July 22, 2021
July 22, 2021
The global installed capacity for solar power will be increased by 203 GW in 2022, in what will be the first time ever for new annual installations to exceed 200 GW, according to the Global Market Outlook report produced by SolarPower Europe.
The global solar power sector added 138.2 GW of facilities in 2020, which is a year-on-year growth of 18% and a global annual installation record for the sector. The anticipated growth in 2022 is 25%. The world could operate a solar fleet as large as 2.1 TW by the end of 2025, compared to 773.2 GW at the end of 2020.
SolarPower Europe has released its new Global Market Outlook, providing market intelligence for the global solar sector for 2020 and capacity forecasts for 2021–2025.
Solar has reached a 39% global share in all newly installed power generation technologies
Despite the continued impact of COVID-19, a massive 138.2 GW of solar was installed in 2020, according to the report. Solar’s growth confirmed its dominance among all newly installed power generation technologies, reaching a 39% global share. Another significant milestone from 2020 was the fact that the global cumulative solar capacity reached 773.2 GW, exceeding three quarters of a terawatt for the first time ever.
The top 5 solar markets in 2020 were China, with 48.2 GW of new installations, the US, with 19.2 GW, Vietnam, with 11.6 GW, Japan, with 8.2 GW, and Australia, with 5.1 GW.
The 200 GW threshold is being crossed five years after new annual installations reached 100 GW
“Looking back at 2020, we see the impressive growth of solar defying the odds to reach record-level installations. Looking forward, we have reason to remain positive, with the next four years expected to be extremely strong for the global solar sector. Indeed, by next year we anticipate the global solar market increase by 25% to 203 GW, the first time annual PV installations will cross the 200 GW level. This is particularly impressive considering that crossing the 200 GW threshold in 2022 would occur only five years after the 100 GW level was reached,” said Michael Schmela, Head of Market Intelligence at SolarPower Europe.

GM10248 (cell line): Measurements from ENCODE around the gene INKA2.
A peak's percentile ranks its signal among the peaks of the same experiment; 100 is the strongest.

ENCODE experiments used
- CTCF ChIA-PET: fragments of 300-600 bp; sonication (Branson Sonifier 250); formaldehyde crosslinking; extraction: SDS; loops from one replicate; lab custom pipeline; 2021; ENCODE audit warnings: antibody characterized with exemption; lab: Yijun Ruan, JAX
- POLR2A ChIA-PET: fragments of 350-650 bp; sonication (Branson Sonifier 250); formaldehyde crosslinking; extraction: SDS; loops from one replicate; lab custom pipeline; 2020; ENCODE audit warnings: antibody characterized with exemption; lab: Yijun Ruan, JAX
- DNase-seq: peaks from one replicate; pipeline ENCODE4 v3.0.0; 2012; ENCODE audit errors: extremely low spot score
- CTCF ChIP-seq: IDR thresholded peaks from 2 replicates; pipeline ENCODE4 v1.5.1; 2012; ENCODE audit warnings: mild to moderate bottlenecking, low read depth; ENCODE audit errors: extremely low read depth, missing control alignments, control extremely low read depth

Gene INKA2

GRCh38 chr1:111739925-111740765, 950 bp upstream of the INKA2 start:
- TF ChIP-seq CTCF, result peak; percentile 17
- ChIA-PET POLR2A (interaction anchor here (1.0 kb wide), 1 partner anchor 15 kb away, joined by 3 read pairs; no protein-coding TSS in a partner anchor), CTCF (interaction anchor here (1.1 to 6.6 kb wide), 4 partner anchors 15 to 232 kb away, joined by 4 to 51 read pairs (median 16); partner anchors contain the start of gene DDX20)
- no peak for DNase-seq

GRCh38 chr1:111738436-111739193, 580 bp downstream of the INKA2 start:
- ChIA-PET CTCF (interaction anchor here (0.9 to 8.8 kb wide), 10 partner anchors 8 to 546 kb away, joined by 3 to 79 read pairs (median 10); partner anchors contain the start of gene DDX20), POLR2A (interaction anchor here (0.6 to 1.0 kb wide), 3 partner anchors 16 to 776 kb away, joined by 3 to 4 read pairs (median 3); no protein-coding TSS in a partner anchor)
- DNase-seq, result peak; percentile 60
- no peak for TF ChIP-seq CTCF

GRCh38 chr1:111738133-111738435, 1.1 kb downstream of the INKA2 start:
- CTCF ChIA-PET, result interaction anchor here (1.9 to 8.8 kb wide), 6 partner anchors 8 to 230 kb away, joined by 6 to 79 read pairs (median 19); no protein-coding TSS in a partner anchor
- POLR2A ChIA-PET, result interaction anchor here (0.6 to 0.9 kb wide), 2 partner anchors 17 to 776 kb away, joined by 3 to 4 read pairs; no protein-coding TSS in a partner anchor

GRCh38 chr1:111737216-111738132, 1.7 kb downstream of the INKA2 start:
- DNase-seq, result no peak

70% of global power still comes from non-renewable polluting energy
However he warned that numbers are still not that good.
“While it is certainly a cause for celebration that solar keeps surprising us with larger installation numbers, considering the fact that 70% of global power still comes from non-renewable polluting energy, we need much more ambition from policymakers to enable the industry to accelerate deployment, to fulfill the complete potential of solar and meet the Paris Agreement targets,” Schmela added.
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